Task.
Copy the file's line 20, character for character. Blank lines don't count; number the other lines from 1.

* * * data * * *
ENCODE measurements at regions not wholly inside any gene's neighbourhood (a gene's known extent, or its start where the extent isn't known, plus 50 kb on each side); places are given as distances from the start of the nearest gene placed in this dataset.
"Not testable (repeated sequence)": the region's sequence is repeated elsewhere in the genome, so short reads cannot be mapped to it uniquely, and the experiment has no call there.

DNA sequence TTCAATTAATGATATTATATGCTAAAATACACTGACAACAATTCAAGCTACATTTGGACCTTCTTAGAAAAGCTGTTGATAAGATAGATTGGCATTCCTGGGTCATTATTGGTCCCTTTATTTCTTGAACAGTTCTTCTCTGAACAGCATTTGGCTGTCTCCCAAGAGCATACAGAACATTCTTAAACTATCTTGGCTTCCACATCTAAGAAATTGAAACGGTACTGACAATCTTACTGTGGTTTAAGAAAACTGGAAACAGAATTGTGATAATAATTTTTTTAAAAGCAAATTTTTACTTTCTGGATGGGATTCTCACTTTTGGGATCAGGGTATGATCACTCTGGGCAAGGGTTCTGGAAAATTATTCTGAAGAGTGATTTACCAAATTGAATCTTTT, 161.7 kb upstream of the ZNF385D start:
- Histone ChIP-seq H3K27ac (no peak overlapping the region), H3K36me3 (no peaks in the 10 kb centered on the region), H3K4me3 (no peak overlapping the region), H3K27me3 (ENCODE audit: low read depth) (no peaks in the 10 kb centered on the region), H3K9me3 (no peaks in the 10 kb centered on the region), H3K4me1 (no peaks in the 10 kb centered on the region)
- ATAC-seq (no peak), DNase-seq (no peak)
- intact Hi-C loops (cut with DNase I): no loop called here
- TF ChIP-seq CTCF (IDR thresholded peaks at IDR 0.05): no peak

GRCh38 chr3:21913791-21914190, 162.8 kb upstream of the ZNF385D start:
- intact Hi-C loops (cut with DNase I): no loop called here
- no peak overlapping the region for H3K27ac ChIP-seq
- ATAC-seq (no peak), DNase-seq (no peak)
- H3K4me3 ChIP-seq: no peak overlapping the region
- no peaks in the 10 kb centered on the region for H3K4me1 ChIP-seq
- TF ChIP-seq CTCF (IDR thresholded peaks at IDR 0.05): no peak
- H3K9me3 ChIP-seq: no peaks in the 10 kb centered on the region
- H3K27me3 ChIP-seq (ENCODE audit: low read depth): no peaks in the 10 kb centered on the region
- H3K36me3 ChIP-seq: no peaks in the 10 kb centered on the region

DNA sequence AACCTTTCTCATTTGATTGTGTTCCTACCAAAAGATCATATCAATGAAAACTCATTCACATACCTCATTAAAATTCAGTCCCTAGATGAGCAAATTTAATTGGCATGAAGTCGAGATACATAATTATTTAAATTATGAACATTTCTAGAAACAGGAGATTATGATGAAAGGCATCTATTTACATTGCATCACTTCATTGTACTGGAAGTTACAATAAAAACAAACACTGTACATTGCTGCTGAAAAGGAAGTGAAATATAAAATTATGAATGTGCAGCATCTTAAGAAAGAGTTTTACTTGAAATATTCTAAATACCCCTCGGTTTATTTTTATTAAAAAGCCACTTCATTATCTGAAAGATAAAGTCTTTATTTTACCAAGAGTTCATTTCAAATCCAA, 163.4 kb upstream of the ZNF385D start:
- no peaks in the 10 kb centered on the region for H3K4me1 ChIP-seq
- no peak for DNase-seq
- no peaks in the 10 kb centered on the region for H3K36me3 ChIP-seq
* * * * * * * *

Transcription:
- no peak for DNase-seq